They showed me messages from Ishinomaki people. I was very much touched by the comments of their strong will to restore the community. 

Fukinagashi under sunny sky

Sendai Tanabata started off under a beautiful sunny sky.

All messages collected in UK is now displayed at Jozenji prayer’s square.

This street is specially allocated to messages brought to Sendai from other cities and countries abroad.

Our messages are displayed in this area with kind support by Mr Ikawa of Tohoku Japan British Society, Mr Yanatsu and Nogi of Sendai city government.

“Look! They are from London!”

Many people who came to this Tanabata festival read the messages.

A boy said, I can not understand English but I can tell they are really thinking of us.

A young father said reading these messages makes me cry, it is so touching…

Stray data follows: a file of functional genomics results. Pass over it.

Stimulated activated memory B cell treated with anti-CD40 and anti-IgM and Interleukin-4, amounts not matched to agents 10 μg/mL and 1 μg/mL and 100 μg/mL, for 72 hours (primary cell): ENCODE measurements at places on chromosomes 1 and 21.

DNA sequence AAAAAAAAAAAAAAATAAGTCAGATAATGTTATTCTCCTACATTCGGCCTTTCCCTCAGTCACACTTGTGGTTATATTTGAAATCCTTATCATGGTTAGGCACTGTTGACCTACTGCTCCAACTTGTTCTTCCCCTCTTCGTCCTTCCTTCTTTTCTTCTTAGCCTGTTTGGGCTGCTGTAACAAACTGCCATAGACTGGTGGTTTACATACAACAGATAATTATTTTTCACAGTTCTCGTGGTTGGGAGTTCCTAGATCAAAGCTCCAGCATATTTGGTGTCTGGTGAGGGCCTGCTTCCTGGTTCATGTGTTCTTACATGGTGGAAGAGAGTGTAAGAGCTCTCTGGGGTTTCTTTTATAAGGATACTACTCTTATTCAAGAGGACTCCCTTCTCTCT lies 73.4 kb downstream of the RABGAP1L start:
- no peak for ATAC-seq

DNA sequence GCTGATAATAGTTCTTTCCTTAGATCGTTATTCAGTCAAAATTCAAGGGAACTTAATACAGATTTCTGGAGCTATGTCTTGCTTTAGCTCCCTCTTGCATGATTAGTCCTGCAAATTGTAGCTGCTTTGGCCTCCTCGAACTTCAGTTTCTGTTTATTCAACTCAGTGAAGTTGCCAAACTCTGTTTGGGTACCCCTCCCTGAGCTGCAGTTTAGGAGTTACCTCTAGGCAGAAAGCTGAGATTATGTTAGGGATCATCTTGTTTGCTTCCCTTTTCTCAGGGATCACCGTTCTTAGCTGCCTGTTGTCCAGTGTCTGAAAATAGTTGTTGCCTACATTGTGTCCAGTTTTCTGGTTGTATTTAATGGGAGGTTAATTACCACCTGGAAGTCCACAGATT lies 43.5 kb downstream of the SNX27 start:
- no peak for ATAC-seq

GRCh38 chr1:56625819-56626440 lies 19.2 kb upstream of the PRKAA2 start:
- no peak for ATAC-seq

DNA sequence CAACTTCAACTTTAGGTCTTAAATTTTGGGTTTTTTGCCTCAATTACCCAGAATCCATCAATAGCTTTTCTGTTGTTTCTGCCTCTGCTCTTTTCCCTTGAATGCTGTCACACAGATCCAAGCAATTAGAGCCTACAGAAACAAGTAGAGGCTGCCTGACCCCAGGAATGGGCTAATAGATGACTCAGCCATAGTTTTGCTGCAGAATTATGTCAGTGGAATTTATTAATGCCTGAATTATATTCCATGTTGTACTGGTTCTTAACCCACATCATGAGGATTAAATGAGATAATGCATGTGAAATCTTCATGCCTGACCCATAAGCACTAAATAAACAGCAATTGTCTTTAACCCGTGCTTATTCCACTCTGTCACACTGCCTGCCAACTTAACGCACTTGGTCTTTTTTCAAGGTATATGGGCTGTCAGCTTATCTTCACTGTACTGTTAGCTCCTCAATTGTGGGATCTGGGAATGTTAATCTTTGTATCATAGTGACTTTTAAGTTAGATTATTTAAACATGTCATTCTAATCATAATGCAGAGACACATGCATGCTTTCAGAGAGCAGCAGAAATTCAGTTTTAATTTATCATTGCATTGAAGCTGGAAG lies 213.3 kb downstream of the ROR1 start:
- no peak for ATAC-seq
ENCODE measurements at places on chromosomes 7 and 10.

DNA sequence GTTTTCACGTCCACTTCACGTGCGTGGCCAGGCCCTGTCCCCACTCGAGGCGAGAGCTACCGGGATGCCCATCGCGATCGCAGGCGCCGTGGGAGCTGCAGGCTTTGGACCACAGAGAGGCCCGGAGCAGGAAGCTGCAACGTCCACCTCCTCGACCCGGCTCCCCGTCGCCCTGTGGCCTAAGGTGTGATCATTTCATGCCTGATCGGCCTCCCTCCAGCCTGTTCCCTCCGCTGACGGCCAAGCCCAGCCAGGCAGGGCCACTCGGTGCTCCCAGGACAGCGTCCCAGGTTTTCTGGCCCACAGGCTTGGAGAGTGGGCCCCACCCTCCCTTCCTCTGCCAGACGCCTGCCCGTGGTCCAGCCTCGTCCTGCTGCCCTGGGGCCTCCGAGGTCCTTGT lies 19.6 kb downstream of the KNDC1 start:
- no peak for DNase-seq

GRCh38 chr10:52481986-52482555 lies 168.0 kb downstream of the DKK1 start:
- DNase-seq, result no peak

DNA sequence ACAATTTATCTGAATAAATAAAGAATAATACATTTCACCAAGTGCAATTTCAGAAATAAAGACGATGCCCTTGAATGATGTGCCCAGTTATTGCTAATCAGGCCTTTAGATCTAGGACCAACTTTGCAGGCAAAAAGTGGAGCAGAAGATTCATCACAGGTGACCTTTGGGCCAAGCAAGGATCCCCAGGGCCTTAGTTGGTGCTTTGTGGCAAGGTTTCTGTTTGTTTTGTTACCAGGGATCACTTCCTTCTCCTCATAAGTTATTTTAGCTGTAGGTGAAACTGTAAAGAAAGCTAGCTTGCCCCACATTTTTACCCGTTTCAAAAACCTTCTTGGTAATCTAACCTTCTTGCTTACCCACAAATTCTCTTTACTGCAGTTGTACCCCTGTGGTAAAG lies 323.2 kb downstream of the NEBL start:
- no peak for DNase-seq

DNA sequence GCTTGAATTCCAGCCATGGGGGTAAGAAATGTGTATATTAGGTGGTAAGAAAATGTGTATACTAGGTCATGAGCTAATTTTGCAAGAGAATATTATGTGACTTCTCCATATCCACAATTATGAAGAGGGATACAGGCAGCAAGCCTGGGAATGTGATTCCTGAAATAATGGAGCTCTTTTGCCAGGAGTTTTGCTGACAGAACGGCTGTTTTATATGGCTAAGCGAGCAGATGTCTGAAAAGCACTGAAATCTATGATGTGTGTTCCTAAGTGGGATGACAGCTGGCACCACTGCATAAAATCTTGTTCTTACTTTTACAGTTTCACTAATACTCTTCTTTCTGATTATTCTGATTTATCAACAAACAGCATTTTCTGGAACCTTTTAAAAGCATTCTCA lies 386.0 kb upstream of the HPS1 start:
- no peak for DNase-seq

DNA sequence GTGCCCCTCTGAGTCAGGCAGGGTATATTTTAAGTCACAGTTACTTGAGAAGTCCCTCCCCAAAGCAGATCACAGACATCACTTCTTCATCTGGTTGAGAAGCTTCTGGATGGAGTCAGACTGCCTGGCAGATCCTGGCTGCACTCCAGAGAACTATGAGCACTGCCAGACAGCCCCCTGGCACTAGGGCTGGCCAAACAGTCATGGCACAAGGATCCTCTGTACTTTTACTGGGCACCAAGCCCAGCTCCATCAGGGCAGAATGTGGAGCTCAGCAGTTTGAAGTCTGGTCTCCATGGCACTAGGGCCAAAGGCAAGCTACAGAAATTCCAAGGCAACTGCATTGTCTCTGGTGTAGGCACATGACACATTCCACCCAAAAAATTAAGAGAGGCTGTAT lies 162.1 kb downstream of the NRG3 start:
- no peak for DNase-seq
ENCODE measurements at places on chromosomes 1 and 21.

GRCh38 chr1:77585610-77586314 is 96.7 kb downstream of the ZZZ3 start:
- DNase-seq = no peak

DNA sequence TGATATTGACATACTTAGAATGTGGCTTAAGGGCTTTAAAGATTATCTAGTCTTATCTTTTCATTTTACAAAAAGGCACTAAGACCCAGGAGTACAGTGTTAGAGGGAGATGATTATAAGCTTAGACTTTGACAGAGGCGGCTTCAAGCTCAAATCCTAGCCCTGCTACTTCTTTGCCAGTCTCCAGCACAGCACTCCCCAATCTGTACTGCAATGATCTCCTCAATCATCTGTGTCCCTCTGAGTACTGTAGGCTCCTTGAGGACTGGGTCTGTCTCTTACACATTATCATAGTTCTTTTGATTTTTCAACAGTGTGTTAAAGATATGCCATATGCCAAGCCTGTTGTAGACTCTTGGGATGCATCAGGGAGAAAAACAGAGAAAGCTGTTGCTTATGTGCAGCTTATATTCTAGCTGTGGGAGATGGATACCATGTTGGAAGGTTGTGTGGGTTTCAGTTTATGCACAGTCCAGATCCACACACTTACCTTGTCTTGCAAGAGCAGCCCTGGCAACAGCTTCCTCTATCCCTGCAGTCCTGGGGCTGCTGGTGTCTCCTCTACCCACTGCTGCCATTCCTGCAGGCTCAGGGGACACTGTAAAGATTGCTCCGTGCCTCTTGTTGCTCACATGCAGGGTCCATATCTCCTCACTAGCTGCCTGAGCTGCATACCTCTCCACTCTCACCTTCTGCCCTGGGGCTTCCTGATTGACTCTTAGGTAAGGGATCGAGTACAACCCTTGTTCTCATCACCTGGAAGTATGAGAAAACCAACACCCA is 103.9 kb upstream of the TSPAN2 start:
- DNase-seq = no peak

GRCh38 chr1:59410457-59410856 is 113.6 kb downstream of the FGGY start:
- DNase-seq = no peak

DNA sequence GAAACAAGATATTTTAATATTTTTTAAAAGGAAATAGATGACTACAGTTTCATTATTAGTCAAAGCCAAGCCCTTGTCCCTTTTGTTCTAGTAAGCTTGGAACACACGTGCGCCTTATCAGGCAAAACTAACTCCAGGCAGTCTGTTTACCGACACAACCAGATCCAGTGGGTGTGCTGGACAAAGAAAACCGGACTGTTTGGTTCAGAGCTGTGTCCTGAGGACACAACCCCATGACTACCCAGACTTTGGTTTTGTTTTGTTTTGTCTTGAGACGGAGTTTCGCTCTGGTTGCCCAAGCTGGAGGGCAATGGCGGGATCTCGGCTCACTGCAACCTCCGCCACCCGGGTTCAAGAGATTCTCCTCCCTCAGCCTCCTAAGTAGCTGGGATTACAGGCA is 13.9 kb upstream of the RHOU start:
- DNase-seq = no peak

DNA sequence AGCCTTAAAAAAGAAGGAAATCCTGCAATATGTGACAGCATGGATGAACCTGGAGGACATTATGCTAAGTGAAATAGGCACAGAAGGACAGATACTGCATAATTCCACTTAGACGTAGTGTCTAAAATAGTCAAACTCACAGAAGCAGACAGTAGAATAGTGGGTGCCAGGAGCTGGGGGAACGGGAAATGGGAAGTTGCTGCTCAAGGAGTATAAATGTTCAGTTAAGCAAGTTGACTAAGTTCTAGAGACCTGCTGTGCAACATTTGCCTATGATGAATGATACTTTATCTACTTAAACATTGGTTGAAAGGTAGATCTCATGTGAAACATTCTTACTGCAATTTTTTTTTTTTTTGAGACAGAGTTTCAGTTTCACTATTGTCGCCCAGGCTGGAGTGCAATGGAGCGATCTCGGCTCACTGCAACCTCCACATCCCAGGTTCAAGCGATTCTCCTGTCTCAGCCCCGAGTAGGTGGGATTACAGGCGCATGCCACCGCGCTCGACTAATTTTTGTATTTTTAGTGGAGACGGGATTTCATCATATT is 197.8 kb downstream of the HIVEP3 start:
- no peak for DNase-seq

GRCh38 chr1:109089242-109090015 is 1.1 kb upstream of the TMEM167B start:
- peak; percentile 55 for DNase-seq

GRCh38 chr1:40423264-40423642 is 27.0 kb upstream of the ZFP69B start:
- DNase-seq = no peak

There are so many comments I can not list fully but many of them were very much surprised by the fact that 1188 messages were collected and delivered to Sendai.

Your message surely delivered to Sendai, and to people in the area.


Hi, it’s Ai!
I am now in Sendai!
11hours of flight from Heathrow to Narita, Japan.
Then hopped onto Narita express to Tokyo station, then bullet train(Shinkansen) to Sendai.
It was raining very heavily but the train was running as normal. 
I was really amazed by the punctuality of Japanese railways.

The first thing I saw at the Sendai station was of course Tanabata decorations displayed on the platform,
Well, this was just a little welcome sign and the real ones appeared as I walked down the escalator.

Huge! I can not describe enough how magnificent they were!
A taxi driver taught me that they were made by professionals.
He said Normally it takes almost a year to prepare these decorations for the Tanabata Festival.
It costs around 300,000 yen per one Fukinagashi!

The taxi driver proudly explained that Sendai’s Tanabata festival is very special because all the decorations are made by Japanese paper, called Washi.